Reports of domestic violence in Lesotho are following a similar heightening trend like in other parts of the world, oﬃcials have said. The Lesotho Planned Parenthood Association’s (LPPA) on Saturday held its 49th Annual General Meeting, whose theme was heal the world; end gender based violence.
Speaking at the event, the acting principal secretary Ministry of Gender, Youth, Sports and Recreation ’Mabataung Khalane, said recent statistics from the police’s Child and Gender Protection Unit (CGPU) show that during this period of the Covid-19 outbreak, the number of sexual violence cases increased. A few weeks ago, a student from Lerotholi Polytechnic was brutally raped and murdered by a group of boys in Thabong, Maseru.
Khalane said that was not the only case reported where women and girls were brutalised in various forms by men during this period. The attacks she said rob the nation of productive members of society who could contribute to the development of the country. She said there are challenges that are posed by gender based violence, adding that it is intertwined with Sexual and Reproductive Health (SRHR) which makes it a significant health, social and economic problem.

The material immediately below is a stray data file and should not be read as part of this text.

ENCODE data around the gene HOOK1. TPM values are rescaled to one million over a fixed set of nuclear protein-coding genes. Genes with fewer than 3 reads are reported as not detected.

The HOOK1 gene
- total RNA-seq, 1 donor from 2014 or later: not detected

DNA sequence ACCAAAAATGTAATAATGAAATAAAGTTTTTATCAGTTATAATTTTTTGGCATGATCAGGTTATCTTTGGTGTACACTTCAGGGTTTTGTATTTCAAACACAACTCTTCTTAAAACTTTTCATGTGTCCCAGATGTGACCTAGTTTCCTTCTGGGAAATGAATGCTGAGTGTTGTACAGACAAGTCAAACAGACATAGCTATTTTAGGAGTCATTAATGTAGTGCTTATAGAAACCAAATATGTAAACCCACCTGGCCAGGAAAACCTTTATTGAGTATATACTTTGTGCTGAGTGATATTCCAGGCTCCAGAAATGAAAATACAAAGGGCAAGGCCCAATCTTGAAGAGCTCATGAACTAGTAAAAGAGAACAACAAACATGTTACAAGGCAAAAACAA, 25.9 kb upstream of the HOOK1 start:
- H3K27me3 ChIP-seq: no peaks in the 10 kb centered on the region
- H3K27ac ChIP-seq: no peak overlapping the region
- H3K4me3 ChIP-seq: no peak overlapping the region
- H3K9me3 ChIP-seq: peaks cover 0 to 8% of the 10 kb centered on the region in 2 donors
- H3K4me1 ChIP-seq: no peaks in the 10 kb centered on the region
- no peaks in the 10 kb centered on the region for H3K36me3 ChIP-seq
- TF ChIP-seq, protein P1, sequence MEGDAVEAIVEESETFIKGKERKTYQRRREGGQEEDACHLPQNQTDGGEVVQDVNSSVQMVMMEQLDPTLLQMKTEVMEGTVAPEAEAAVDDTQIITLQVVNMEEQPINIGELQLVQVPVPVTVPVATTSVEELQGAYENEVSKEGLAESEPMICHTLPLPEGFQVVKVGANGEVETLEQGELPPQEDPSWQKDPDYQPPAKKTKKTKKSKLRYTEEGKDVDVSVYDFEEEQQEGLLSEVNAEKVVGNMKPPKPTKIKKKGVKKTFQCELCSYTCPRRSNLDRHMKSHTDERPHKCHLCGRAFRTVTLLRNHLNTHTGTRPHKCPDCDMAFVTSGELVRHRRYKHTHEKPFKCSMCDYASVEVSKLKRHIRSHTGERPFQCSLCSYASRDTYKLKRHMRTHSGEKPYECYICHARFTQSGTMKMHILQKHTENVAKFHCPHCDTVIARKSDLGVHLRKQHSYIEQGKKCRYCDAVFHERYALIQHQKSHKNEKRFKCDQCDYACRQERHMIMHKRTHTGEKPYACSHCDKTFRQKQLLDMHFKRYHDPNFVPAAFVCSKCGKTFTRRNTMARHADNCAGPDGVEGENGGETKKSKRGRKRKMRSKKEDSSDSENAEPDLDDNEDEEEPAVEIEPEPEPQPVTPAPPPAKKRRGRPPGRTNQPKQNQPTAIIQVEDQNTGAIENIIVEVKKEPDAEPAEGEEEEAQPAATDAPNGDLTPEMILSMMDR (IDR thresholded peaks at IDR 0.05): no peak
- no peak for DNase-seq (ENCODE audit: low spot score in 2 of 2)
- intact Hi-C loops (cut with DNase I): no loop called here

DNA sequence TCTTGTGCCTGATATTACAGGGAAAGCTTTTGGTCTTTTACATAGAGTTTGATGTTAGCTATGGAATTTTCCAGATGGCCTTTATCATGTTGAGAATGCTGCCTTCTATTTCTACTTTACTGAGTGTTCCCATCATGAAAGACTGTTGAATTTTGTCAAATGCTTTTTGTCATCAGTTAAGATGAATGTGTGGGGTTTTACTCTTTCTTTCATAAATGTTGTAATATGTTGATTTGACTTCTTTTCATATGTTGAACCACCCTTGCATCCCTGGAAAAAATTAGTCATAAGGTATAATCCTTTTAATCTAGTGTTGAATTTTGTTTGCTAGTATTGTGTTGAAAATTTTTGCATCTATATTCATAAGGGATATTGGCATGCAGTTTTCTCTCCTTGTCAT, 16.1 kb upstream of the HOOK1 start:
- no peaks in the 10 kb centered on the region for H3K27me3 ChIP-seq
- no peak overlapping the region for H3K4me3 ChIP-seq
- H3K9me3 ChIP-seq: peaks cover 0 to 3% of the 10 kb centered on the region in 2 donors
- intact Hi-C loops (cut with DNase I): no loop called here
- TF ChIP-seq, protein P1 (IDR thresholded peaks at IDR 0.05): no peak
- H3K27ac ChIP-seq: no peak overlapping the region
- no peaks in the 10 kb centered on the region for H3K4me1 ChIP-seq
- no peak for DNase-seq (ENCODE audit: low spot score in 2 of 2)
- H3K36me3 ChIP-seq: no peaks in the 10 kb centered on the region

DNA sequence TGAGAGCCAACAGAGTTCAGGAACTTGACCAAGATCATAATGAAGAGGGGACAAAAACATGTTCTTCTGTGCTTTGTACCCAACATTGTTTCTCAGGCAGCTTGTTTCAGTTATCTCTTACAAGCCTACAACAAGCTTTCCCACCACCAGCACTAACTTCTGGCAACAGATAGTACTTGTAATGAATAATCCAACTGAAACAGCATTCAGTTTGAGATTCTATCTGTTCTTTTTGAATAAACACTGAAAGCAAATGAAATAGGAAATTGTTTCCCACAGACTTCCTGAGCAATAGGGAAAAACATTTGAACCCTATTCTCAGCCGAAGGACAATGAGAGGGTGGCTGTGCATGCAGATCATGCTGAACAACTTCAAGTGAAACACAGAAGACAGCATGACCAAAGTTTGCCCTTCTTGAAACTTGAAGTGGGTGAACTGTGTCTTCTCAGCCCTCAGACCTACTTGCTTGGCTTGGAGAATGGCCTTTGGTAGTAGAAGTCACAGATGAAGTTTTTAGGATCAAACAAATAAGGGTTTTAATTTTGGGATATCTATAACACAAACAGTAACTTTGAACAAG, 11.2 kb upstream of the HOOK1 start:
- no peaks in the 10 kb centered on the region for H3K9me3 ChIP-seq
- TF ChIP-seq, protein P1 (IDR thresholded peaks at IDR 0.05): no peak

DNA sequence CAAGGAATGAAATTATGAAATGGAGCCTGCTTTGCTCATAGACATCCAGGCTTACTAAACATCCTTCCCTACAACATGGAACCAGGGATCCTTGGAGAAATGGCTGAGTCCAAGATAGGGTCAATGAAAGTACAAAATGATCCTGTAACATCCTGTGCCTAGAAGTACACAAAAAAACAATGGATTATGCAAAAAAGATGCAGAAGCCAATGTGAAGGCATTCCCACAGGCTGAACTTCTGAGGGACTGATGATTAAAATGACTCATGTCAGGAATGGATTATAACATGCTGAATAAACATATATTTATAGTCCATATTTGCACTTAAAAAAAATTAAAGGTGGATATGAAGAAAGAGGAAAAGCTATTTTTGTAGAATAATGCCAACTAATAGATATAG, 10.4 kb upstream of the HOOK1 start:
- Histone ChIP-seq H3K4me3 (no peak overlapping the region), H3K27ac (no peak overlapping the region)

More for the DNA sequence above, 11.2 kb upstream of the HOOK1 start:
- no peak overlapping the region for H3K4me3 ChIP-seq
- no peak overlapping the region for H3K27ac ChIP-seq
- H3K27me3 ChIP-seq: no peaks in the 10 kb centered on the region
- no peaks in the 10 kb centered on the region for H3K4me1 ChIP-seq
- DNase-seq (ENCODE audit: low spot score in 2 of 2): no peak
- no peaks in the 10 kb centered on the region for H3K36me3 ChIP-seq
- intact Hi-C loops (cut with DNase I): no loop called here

“It robs women and girls the ability to control their own sexual and reproductive health, placing them at greater risk of contracting HIV, sexually transmitted diseases, failure to plan their families, child spacing, unwanted pregnancy which might result in illegal abortions, due to inability to negotiate the use of condoms or other contraceptives with their partners. It is also a barrier to women in accessing health care services,” she said.
Gender Based Violence (GBV) as a global and public health problem as well as fundamental violation of women’s rights is one of the crucial social mechanisms by which women are forced into a subordinate and compromising position, he noted. According to the World Health Organisation (WHO) one in three women worldwide has experienced either physical and/ or sexual violence perpetrated by an intimate or non-intimate partner.
Lesotho is no exception in this regard as a recent survey by Gender Links shows that 86% of women experience GBV one way or the other in their lifetime. Even though, there are other forms of GBV that women and girls are exposed to, physical and sexual violence represent a larger proportion of violations.